The fact is, the only thing in common between Tesla and the “car” companies is that all of the companies manufacture cars. Other than that, they have completely different business models and the fact that GM and other manufacturers will be producing more electric vehicles (EVs) does not change the nature of their companies.

In this article, we are setting aside the fact that Tesla may also be a tech company, in that, among other things, it is a developer and producer of charging stations, solar panels, solar glass tiles, batteries, self-driving and other software products.

And we are setting aside the fact that, in the tech world, Tesla is on the cutting edge of technology with those items. For example, Tesla was working on Level 3 charging stations when the car companies were working on Level 1 charging stations.

In weighing the value of Tesla as a company against other car manufacturers, of great significance is the fact that Tesla has no dealer body.

What does not having a dealer body mean?

First, not having a dealer body means that the billions of dollars in profits earned by the dealers who sell the vehicles for the established manufactures, such as Ford (F), General Motors (GM) and Toyota (TM) would go directly into Tesla’s coffers, and not into the coffers of dealers.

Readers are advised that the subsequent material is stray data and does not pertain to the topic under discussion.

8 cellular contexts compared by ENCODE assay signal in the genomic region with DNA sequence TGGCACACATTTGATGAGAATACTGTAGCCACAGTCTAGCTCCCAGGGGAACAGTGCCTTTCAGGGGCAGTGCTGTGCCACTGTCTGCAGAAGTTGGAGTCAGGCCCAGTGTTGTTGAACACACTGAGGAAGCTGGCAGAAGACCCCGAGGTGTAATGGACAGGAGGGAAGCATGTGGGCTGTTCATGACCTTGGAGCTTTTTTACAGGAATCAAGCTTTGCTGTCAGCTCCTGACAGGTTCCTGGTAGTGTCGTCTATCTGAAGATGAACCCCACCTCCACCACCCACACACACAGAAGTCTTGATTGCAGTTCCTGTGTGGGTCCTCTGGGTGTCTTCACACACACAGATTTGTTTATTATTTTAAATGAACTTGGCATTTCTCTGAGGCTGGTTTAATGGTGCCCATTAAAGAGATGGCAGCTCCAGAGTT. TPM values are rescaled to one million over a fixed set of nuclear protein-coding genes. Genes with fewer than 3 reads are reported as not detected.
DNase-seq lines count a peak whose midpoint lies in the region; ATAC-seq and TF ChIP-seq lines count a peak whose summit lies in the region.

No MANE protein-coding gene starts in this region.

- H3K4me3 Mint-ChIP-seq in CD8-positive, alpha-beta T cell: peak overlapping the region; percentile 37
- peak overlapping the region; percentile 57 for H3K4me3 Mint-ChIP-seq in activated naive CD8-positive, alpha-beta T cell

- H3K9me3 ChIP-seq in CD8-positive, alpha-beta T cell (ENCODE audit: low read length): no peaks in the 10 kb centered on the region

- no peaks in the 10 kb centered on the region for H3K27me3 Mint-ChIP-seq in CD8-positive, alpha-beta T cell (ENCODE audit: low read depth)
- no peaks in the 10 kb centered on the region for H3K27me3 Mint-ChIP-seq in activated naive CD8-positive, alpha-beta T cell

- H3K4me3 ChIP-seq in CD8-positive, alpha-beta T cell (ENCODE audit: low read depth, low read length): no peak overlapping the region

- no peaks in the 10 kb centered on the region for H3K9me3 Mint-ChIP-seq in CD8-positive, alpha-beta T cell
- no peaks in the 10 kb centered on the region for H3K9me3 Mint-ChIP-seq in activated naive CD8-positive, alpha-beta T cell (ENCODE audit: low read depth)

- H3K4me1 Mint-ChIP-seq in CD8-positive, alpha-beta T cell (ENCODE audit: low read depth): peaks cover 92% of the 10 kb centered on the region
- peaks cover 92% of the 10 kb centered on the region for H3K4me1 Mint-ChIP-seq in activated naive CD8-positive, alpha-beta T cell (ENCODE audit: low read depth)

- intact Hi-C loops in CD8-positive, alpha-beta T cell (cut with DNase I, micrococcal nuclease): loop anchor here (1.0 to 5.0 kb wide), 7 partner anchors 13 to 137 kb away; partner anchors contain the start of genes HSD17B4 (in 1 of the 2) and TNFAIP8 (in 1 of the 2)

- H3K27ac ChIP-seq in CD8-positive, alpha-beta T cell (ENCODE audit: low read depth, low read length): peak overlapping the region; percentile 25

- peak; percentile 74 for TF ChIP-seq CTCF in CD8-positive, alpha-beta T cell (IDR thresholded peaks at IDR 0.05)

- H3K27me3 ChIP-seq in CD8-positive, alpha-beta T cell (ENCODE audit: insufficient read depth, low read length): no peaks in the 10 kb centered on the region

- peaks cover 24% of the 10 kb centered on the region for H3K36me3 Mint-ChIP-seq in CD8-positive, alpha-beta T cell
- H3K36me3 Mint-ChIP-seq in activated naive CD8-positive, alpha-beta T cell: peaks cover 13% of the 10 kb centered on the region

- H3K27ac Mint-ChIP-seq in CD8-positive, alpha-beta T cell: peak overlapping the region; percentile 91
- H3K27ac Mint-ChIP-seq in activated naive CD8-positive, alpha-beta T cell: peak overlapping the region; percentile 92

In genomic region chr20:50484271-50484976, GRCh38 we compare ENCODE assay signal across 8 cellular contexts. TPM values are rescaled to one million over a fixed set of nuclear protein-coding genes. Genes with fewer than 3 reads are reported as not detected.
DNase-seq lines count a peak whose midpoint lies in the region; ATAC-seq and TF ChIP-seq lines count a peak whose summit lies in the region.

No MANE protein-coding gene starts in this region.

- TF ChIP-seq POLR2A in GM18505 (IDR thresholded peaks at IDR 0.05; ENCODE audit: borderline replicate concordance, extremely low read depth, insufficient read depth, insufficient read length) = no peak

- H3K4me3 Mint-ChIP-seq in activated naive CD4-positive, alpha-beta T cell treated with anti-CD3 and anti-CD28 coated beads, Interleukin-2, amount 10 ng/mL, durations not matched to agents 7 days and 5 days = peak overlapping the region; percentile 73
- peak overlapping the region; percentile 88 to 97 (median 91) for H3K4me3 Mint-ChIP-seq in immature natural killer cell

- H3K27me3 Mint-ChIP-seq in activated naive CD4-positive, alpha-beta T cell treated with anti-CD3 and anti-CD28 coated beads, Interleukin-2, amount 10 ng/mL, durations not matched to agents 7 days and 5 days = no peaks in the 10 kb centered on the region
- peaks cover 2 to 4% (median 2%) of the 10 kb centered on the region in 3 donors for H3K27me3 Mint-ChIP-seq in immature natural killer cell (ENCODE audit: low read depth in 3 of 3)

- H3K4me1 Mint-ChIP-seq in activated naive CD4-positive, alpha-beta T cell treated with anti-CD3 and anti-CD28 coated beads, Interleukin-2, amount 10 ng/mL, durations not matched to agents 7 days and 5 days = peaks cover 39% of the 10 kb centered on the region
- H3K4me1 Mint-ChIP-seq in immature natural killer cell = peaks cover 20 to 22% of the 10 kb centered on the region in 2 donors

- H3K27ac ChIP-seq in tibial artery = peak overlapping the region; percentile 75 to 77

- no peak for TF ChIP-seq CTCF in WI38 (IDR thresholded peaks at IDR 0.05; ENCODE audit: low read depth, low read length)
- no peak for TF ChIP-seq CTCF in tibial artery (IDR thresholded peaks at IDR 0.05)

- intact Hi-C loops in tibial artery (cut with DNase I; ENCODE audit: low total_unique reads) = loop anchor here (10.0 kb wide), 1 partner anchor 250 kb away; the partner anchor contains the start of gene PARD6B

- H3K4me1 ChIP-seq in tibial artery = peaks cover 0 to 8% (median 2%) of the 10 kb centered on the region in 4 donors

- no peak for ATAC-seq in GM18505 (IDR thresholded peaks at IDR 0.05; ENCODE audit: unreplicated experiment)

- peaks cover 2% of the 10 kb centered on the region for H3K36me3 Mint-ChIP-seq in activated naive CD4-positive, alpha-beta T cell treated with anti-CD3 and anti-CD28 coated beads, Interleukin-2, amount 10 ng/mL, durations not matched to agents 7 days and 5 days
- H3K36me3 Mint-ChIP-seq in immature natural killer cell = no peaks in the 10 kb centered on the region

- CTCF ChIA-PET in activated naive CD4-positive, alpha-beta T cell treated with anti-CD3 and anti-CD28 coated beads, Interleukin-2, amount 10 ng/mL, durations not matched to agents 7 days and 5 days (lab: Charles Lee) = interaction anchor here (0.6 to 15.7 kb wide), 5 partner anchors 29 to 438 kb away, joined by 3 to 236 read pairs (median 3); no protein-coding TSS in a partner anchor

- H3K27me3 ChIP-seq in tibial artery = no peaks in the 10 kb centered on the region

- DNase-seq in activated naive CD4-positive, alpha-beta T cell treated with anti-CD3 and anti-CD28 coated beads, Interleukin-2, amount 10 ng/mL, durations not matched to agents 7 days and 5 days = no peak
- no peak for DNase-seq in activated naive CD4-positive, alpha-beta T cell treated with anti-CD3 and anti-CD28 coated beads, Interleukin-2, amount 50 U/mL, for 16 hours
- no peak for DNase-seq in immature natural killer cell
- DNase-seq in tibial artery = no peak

If one wanted to match apples to apples, instead of apples to oranges, perhaps it would be more appropriate to add a portion of the values of new car dealerships’ stock to Tesla’s value, instead of comparing Tesla to a single purpose manufacturer.

As of this writing, GM was selling in the neighborhood of $35 per share, Ford (F) $12 per share, and Toyota (TM) $135 per share, while the stock of companies representing dealerships selling vehicles to the public was selling for much higher values. For example, AutoNation (AN) was selling for $108, per share, Group 1 (GPI) for $179 per share and Lithia Motors (LIA) for over $200 per share. (In 2021, the dealers of those three car companies grossed over 12 Billion Dollars.*)

Second, the lack of a dealer body means the omission of several layers of management. The car companies all have National Managers, Regional Managers, District Managers, Area Managers and a plethora of support staff, to interact with their dealers. Tesla has a multi-million dollar edge by not having to support a dealer body.

The California New Car Dealer Association (CNCDA) represents nearly 1,300 franchised new car and truck dealers throughout California. Those dealers represent over 60 brands, from Acura to Volvo.

Using Toyota as an example, in 2022 Toyota had over 140 dealerships in California. Tesla only had three locations.

For the first eleven months of 2022, Tesla had more retail sales than all but one (Toyota) of the 60 car brands being sold in California.

Brand / Dealerships / Retail / Fleet

Toyota / 141 / 254,399 / 24,987

Tesla (Locations) / 3 / 162,894 / 12,875

Ford / 175 is / 132,250 / 42,375

Honda / 130 / 116,301 / 4,616

Chevrolet / 155 / 101,402 / 24,674

Mercedes-Benz / 50 / 69,073 / 10,563

Nissan / 110 / 62,365 / 12,788

Hyundai / 77 / 56,657 / 1,685

Subaru / 57 / 56,247 / 1,741

Source: Dominion Cross Sell Report, November 2022